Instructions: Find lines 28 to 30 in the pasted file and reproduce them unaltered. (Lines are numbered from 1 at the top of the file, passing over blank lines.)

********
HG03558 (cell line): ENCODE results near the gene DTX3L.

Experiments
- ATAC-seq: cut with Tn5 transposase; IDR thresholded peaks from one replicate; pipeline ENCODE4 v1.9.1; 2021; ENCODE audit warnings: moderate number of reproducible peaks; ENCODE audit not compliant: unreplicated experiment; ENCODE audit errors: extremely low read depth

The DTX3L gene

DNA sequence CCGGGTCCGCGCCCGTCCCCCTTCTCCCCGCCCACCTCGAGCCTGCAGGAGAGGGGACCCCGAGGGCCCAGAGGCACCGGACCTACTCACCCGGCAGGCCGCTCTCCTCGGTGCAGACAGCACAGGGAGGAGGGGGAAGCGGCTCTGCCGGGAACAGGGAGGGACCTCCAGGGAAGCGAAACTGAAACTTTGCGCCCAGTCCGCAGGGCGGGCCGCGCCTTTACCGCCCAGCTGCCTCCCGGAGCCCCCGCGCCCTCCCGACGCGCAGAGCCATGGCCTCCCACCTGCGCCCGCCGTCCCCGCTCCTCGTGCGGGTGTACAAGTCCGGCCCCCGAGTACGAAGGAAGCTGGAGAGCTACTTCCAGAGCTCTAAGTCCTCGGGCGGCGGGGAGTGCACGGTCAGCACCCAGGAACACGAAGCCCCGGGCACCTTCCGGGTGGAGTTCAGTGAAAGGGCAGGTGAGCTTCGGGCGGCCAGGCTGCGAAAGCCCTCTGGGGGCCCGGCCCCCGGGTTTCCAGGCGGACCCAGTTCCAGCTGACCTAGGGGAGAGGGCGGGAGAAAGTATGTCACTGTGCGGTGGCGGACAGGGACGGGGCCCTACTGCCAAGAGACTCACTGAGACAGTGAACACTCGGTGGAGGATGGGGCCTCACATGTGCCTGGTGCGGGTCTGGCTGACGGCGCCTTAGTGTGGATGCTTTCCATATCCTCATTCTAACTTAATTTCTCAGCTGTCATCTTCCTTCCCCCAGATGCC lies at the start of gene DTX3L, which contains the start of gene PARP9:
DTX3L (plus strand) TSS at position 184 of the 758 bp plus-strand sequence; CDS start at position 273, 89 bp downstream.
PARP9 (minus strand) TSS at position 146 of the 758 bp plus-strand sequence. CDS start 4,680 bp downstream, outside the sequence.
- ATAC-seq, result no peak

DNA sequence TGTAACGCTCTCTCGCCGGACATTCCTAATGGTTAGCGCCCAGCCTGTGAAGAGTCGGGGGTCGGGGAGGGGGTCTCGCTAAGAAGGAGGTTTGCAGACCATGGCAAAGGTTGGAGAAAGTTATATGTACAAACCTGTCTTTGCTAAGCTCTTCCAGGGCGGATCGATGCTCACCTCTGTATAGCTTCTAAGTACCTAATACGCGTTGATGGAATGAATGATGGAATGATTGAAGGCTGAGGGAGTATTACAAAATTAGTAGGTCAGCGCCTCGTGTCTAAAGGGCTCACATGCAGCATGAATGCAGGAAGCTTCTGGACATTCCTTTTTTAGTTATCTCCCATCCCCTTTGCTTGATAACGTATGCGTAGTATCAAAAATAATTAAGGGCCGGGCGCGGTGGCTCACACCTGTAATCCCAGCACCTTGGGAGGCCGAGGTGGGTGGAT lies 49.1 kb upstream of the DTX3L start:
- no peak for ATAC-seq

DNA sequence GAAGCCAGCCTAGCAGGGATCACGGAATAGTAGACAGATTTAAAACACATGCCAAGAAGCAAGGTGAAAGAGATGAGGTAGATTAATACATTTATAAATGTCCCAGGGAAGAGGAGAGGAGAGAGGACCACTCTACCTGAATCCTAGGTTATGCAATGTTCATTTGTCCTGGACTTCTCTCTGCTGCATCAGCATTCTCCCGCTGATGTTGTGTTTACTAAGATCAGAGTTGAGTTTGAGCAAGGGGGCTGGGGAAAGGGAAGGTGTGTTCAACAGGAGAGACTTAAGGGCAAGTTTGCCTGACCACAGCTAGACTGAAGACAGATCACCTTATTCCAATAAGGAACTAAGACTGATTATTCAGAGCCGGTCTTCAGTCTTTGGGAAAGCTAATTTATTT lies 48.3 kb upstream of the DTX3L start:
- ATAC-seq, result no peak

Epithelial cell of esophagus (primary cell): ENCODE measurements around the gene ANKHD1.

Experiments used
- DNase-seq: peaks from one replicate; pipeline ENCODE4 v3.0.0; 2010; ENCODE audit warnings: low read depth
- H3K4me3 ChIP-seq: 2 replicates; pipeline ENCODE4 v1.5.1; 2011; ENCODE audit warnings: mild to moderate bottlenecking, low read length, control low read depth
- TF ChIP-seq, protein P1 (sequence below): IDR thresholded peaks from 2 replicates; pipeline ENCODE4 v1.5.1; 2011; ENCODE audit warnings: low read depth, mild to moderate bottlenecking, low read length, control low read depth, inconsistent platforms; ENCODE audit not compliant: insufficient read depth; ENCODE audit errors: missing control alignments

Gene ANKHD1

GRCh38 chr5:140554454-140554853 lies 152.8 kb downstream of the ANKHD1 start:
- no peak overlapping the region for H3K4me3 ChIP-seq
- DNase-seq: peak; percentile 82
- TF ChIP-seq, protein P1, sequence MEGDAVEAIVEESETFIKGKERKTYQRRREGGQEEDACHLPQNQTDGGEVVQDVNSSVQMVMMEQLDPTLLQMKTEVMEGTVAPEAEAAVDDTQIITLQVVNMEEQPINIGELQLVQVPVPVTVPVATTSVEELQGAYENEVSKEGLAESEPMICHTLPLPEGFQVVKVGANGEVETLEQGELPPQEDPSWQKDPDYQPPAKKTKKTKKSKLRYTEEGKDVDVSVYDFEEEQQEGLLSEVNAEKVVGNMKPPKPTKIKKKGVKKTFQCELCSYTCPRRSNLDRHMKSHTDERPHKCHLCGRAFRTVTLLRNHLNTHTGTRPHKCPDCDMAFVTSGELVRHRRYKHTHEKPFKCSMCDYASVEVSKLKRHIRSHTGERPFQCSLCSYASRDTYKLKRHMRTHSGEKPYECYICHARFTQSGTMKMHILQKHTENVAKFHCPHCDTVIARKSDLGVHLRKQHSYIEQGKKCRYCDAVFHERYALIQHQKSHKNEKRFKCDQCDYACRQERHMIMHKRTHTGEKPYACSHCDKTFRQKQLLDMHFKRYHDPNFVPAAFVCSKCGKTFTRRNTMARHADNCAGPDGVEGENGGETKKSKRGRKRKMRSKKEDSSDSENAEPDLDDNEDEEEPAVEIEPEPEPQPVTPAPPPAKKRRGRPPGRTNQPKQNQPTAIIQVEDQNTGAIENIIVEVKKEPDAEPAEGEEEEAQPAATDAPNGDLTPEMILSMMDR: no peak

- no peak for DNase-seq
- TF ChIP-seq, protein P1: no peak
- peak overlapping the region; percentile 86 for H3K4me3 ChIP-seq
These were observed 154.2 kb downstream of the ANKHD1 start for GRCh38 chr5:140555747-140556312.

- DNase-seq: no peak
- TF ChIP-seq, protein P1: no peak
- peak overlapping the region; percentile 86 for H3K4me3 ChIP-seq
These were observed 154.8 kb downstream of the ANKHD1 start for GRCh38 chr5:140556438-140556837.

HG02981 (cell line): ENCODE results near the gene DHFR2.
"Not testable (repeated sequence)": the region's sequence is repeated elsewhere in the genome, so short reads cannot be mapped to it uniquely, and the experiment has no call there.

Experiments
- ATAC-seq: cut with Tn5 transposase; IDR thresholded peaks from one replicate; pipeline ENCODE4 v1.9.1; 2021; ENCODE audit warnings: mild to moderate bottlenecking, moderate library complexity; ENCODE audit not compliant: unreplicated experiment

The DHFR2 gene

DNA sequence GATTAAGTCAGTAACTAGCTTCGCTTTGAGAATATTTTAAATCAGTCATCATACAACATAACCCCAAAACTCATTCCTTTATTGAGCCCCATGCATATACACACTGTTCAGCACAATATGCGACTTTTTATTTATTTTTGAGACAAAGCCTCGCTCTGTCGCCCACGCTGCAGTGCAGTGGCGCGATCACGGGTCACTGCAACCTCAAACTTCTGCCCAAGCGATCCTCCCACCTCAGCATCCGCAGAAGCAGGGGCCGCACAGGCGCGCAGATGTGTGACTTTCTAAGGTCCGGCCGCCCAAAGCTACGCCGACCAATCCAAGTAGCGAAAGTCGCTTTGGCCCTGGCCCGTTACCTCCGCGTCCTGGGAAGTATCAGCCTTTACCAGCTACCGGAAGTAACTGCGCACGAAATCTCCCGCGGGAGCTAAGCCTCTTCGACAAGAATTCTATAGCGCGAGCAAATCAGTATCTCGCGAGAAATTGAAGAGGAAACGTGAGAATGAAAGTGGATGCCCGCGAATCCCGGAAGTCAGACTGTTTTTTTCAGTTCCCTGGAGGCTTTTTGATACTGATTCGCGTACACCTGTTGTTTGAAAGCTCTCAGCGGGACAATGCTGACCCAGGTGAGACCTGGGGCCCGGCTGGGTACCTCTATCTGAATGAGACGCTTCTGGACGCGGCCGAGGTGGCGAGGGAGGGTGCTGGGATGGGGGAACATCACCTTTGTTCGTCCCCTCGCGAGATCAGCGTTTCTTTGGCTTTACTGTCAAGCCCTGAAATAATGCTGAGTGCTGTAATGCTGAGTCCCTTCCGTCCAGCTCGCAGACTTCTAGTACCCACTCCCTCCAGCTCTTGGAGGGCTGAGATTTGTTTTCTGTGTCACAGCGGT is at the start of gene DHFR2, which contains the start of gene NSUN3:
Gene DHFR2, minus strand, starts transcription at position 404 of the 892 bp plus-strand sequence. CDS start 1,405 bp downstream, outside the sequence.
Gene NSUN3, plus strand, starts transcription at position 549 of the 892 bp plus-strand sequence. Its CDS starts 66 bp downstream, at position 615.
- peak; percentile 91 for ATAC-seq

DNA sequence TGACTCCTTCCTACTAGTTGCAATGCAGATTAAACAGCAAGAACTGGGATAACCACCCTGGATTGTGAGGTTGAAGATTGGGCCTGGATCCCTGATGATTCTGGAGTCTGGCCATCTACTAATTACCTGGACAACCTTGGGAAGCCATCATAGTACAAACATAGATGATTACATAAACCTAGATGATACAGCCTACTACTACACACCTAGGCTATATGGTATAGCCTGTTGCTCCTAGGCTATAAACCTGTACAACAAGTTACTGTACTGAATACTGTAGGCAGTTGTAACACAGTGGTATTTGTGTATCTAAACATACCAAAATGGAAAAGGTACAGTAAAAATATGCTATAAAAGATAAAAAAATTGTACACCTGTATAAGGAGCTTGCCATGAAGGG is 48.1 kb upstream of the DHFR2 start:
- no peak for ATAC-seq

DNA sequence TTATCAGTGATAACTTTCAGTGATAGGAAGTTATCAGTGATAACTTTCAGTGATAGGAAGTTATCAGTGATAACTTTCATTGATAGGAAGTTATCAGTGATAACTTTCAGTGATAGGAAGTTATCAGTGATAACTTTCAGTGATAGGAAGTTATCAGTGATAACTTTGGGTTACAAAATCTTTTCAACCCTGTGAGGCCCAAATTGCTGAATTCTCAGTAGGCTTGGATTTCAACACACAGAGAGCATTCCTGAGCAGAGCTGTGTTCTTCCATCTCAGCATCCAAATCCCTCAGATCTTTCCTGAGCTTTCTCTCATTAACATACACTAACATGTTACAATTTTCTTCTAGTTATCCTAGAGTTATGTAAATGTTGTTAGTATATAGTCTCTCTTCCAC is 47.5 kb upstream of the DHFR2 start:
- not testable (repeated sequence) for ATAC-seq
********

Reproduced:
- TF ChIP-seq, protein P1: no peak
- peak overlapping the region; percentile 86 for H3K4me3 ChIP-seq
These were observed 154.8 kb downstream of the ANKHD1 start for GRCh38 chr5:140556438-140556837.